Implementation of a group intervention to reduce intimate partner violence among women with substance use disorders

Student thesis: Doctoral thesis


Background: Intimate partner violence (IPV) is a global public health problem that impacts negatively on women's physical, psychological, sexual, and reproductive health. IPV is more prevalent among women with substance use disorders (SUD) than women in the general population, with studies reporting prevalence ranging from 40% to 70% among women with SUD compared to 15% to 40% among women in the general population in developed countries. Objectives: The overall aim of this dissertation was to adapt and evaluate a specific intervention to address IPV, substance use and depression among women with SUD. Methods: Firstly, a systematic review with meta-analysis to evaluate the efficacy of Advocacy interventions and Cognitive Behavioral Therapy interventions (CBT) in reducing IPV among female victims was conducted. Only one intervention in the review was developed for women with SUD. This intervention was adapted and then tested in a pilot randomized controlled trial among 14 women in Barcelona seeking treatment for SUD who had experienced IPV in the past month. The potential efficacy of the intervention in reducing IPV victimization (assessed using the Composite Abuse Scale), substance use (assessed using a substance use consumption table based on the Time Line Follow-back) and depressive symptoms (assessed using the Beck Depression Inventory BDI-II) at 12 months follow up was also assessed. Participants were randomly assigned to receive the 10 sessions CBT (Intimate Partner Violence Therapy: IPaViT-CBT) group intervention (an integrated substance use and IPV group intervention) or treatment as usual. Intention to treat analysis was conducted. Results: The meta-analysis found that both Advocacy interventions and CBT interventions resulted in significant reductions in physical and psychological but not in sexual or any IPV. The adapted evidence-based intervention tested in Barcelona reduced psychological maltreatment, increased assertiveness; reduced aggressiveness in the partner relationship, and reduced the frequency of drinking 1-month post intervention. It did not reduce the likelihood of any IPV victimization, or improve depressive symptoms, quality of life or health status, up to 12-months post intervention. Conclusions: The adapted intervention tested in a pilot study, showed some initial positive effects and was feasible to deliver in a community substance abuse centre. Despite this, we cannot conclude firmly that the IPaViT-CBT intervention is effective in reducing IPV, substance use or depressive symptoms due to the small sample size, nor that change were maintained in the long term. Future research should replicate these results with an adequately powered trial. It may also be useful to consider further adaptation to the intervention before replication as perhaps 10 sessions are not sufficient to reduce IPV.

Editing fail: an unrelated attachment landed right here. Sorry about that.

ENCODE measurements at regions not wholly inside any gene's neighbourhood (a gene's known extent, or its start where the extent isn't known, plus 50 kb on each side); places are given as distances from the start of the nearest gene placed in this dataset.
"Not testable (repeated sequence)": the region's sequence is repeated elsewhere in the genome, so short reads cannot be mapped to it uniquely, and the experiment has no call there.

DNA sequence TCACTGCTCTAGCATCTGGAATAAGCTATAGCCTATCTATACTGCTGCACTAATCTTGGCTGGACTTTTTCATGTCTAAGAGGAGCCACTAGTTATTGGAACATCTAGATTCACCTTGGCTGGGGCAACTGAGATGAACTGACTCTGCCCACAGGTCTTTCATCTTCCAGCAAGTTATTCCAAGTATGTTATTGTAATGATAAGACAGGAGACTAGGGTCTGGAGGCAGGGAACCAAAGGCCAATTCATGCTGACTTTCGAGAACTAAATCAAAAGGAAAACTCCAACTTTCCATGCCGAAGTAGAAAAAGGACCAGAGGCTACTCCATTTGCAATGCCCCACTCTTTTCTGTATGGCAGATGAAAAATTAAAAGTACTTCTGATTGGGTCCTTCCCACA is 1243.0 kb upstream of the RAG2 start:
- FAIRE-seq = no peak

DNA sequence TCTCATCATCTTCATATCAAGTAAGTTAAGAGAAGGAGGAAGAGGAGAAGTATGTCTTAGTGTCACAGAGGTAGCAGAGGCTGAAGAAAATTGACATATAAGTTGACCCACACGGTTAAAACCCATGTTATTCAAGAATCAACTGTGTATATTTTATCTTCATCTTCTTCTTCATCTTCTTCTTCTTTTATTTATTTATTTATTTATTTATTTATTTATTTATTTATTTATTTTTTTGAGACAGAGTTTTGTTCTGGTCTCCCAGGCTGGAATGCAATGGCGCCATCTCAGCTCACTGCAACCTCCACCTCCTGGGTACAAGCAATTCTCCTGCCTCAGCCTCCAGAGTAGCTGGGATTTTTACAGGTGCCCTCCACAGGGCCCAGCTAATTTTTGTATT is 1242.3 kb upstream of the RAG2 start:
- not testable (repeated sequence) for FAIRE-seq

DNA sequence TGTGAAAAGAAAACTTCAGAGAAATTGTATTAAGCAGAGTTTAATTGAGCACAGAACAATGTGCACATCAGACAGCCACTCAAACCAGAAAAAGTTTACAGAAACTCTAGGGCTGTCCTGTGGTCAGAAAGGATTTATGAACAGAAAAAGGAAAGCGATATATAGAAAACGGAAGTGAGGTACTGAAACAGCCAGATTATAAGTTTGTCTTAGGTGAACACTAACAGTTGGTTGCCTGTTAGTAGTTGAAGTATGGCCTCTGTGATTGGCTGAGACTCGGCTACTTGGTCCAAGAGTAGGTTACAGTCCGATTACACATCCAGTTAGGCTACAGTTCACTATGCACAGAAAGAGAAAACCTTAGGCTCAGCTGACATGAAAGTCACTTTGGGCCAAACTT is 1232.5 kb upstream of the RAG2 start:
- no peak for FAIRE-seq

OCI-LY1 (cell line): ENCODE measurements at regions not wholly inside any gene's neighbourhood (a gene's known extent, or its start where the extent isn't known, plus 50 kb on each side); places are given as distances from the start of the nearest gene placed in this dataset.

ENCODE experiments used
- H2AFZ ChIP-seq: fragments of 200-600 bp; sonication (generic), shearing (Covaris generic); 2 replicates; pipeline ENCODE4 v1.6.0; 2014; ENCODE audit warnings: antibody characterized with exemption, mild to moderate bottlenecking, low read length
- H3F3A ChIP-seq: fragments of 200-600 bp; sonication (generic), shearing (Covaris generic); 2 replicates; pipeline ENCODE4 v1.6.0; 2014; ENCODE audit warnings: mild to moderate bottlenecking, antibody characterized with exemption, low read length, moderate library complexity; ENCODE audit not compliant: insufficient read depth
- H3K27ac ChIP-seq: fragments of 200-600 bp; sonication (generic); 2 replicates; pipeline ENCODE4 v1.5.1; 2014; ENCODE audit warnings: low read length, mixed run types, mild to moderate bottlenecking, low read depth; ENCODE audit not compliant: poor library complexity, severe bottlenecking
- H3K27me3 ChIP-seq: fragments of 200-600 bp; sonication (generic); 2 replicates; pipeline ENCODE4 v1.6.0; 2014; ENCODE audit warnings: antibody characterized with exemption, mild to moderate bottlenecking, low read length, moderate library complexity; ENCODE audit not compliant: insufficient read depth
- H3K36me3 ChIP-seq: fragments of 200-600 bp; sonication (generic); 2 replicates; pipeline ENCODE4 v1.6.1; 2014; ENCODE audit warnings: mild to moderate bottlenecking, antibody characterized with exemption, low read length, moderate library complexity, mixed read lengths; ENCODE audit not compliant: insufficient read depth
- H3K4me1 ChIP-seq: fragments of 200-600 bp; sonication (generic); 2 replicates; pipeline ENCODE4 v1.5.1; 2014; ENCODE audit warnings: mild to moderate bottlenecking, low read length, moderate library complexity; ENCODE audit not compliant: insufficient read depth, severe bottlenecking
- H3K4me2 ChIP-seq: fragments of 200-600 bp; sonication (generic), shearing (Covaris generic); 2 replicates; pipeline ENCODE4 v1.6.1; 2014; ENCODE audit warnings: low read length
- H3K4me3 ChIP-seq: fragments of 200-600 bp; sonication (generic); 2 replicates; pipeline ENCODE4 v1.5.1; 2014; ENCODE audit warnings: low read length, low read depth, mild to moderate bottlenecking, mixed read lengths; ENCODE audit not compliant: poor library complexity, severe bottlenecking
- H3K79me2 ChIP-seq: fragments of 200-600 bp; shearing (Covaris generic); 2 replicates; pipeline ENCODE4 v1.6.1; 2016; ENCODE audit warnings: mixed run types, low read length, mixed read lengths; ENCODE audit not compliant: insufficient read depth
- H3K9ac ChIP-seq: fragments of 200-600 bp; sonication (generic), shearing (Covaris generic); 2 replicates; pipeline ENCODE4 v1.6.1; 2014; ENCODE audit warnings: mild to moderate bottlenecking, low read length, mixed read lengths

Date of Award17 Apr 2015
Original languageEnglish
SupervisorMarta Torrens Melich (Director) & Gail Gilchrist (Director)


  • Intimate partner violence
  • Intervention
  • Substance use disorders

Cite this